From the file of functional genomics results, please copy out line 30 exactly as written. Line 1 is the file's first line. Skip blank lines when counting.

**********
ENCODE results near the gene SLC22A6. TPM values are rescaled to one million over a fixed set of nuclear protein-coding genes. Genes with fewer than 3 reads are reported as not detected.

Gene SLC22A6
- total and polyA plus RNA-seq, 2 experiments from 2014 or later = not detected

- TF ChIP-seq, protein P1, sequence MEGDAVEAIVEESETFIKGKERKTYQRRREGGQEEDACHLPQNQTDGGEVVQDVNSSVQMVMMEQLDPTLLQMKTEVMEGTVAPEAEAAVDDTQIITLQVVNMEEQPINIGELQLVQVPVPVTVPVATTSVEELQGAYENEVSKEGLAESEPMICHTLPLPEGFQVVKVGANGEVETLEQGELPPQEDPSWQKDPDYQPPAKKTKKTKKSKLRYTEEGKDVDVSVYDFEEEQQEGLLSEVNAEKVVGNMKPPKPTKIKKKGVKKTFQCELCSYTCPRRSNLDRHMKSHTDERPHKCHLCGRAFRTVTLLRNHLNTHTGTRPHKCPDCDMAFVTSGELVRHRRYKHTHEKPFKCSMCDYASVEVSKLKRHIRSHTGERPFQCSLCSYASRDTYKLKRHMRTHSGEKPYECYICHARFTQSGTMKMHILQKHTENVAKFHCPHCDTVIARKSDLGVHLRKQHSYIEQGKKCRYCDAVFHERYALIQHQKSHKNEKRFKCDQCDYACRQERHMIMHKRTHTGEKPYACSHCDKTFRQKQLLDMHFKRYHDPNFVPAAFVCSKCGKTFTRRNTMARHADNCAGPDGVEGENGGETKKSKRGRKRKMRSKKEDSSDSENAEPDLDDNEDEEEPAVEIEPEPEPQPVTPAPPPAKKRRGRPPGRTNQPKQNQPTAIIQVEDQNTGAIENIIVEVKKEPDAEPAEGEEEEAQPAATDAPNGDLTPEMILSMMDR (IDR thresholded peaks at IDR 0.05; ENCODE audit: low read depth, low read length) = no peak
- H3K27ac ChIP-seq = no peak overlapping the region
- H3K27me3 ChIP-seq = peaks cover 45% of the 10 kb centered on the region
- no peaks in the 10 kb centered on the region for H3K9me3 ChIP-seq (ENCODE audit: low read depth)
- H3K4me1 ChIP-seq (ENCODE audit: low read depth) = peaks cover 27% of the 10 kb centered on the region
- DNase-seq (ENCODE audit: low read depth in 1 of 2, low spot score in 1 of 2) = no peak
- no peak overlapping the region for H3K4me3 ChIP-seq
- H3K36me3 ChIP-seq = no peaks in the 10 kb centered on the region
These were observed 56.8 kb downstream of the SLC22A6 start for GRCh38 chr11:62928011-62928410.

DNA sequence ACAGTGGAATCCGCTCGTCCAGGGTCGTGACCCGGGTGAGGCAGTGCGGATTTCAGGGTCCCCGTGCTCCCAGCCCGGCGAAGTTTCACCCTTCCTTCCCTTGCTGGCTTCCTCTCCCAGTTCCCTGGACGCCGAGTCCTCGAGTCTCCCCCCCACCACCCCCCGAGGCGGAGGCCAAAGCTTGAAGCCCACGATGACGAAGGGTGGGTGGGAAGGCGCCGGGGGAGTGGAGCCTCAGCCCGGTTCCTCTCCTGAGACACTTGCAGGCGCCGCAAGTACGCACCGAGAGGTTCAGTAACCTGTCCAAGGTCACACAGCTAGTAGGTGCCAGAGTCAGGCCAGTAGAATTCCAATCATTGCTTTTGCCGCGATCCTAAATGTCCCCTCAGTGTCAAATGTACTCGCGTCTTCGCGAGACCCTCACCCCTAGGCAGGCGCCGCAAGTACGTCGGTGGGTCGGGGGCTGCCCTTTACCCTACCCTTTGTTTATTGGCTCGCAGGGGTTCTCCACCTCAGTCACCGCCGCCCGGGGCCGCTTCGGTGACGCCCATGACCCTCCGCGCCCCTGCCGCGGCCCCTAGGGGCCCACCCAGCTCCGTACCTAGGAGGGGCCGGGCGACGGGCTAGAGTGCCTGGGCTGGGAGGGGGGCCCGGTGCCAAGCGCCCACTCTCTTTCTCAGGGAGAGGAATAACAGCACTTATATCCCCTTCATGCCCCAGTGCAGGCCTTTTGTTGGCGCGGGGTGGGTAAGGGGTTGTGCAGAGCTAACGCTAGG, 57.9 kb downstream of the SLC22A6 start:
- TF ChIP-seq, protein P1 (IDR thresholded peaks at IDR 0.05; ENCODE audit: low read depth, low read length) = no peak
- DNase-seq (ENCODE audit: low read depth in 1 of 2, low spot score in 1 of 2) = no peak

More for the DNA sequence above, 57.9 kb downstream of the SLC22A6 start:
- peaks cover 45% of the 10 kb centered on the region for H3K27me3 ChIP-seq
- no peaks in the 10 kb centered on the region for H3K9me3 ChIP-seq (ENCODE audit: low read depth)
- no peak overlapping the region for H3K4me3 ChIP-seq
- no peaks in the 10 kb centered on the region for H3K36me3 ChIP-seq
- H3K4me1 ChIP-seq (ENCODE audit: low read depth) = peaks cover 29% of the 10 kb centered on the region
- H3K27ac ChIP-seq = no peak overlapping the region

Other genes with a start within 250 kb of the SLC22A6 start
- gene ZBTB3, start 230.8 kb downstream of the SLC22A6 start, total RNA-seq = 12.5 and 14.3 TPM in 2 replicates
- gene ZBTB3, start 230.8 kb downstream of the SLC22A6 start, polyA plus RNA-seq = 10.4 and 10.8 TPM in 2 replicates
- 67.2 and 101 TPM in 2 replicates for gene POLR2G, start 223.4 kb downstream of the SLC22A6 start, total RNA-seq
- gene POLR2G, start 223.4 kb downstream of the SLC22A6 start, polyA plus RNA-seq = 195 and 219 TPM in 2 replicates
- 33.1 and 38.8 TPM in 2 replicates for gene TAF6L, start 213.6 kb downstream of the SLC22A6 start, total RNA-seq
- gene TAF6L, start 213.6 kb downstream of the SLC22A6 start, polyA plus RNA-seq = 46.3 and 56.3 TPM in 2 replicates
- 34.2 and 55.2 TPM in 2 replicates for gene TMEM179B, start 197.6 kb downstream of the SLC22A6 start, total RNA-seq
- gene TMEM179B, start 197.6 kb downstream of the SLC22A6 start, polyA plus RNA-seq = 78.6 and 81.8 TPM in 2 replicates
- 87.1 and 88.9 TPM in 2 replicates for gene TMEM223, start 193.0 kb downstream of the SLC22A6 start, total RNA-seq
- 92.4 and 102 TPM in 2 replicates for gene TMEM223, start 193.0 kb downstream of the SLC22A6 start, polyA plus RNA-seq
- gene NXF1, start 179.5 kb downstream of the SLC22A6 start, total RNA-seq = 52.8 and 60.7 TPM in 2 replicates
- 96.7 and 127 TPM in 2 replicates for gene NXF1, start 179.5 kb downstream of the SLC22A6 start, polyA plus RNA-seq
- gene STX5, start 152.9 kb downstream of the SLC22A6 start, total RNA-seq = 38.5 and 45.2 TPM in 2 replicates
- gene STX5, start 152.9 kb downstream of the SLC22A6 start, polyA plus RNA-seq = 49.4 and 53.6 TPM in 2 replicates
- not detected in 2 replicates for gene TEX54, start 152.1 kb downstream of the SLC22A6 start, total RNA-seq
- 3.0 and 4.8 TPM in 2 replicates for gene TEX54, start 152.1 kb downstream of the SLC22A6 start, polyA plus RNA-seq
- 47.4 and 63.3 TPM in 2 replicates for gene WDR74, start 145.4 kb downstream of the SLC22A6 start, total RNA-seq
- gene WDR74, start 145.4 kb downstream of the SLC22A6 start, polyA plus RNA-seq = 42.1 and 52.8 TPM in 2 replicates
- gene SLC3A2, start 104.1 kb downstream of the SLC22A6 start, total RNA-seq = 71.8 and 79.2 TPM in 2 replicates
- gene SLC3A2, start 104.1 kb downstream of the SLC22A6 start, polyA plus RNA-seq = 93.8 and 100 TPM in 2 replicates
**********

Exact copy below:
- 34.2 and 55.2 TPM in 2 replicates for gene TMEM179B, start 197.6 kb downstream of the SLC22A6 start, total RNA-seq